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INSTANT oshiruko (rice cake in red beans soup)

Oshiruko is the traditional new year food where you have a nice slice of a grilled mochi inside a bowl of hot steamy sweet red bean soup. If you don't want the hassle, there is in fact an instant version of this traditional food available at supermarkets. All you need is hot water and patience of about 1 minute.These were sold as a pack of 3, costing around 200yen total.Open it, and the inside looks like fish feed and stylophone.You pour the hot water into the little bowl, and this is how it looks like after a full minute of waiting.Give it a good stir, and you will find the melted mochi inside the red bean soup.The taste is decent but the soup was rather watery. The rice cake was very (and too) soft. Overall, it was disappointed considereing how much I like oshiruko. For a quick sweet red-bean snack that required little to no prep, this choice isn't the worst, but yea, it just doesn't come close to the real thing.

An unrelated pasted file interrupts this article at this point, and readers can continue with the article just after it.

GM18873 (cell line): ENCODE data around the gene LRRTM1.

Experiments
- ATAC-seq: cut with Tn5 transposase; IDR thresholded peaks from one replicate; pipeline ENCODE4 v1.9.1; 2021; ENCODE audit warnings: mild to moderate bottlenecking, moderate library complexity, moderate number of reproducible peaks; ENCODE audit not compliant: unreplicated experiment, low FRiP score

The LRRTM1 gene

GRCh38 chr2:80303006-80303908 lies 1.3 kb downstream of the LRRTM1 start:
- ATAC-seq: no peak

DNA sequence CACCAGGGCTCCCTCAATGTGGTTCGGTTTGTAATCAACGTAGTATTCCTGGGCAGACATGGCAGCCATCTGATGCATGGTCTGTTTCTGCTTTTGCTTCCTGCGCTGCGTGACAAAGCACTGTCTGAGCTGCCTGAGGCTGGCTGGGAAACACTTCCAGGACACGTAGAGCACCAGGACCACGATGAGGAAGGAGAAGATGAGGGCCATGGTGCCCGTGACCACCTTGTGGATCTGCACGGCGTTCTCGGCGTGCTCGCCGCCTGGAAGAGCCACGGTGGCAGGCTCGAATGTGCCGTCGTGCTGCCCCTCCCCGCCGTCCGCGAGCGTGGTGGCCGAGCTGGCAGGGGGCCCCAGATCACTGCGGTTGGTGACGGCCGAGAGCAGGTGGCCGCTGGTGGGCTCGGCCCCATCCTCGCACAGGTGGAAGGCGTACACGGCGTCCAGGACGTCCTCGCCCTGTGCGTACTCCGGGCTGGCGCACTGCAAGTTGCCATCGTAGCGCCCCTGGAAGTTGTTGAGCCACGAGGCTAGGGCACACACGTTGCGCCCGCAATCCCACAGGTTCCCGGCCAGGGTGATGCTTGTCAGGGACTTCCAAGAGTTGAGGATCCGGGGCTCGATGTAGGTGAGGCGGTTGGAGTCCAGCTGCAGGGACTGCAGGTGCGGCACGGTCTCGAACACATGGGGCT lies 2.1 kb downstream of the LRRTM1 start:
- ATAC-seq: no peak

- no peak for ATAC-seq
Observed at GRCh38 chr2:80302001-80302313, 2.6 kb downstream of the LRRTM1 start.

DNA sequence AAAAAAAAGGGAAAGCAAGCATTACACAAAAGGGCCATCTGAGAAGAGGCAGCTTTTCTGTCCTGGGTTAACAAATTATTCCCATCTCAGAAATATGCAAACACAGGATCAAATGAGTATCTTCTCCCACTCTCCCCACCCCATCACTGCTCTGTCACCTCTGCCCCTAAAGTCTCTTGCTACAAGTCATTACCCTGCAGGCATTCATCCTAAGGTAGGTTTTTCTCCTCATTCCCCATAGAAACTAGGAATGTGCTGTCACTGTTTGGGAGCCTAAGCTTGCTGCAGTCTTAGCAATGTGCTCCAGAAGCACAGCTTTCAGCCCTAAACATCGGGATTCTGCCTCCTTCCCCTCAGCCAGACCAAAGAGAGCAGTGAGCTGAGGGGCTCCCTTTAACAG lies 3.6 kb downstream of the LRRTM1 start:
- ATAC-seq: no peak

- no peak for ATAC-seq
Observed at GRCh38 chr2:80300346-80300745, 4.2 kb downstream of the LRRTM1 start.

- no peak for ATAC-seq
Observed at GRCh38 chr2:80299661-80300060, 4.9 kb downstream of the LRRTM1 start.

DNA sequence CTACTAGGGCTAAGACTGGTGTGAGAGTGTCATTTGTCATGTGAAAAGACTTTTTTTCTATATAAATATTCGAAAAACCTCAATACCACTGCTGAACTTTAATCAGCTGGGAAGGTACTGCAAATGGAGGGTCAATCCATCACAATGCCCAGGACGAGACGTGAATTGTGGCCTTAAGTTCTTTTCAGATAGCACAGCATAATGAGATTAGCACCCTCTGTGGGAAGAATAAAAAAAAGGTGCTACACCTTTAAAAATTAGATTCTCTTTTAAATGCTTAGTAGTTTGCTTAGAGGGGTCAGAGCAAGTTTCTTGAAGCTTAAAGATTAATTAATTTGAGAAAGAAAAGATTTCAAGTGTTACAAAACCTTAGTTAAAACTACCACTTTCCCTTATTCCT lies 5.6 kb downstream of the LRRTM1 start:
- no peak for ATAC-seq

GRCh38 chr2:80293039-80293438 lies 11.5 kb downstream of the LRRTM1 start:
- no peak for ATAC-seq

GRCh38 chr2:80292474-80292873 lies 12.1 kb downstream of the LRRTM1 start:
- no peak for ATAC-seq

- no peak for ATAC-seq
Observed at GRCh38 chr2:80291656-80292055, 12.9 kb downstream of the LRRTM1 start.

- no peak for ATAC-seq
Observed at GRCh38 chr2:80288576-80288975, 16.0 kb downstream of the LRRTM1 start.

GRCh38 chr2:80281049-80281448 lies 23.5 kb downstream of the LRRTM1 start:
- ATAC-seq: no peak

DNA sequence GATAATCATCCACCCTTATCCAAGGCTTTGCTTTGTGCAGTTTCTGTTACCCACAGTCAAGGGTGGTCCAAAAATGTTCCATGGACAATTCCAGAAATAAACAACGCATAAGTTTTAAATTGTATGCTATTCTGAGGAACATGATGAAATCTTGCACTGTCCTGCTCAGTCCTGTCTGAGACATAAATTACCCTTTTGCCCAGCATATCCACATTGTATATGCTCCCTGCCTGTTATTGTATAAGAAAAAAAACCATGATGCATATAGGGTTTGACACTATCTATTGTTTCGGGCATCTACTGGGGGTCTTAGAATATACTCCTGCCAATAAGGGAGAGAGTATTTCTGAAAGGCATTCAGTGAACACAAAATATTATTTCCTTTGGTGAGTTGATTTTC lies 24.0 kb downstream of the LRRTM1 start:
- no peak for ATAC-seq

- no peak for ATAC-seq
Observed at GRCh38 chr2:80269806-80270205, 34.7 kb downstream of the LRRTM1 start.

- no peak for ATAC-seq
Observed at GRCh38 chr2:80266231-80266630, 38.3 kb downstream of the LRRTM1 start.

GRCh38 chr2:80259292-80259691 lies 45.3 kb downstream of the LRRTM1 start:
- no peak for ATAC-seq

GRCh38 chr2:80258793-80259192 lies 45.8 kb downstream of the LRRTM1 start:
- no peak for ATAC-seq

The Punk/Lolita/VK Shops of Sendai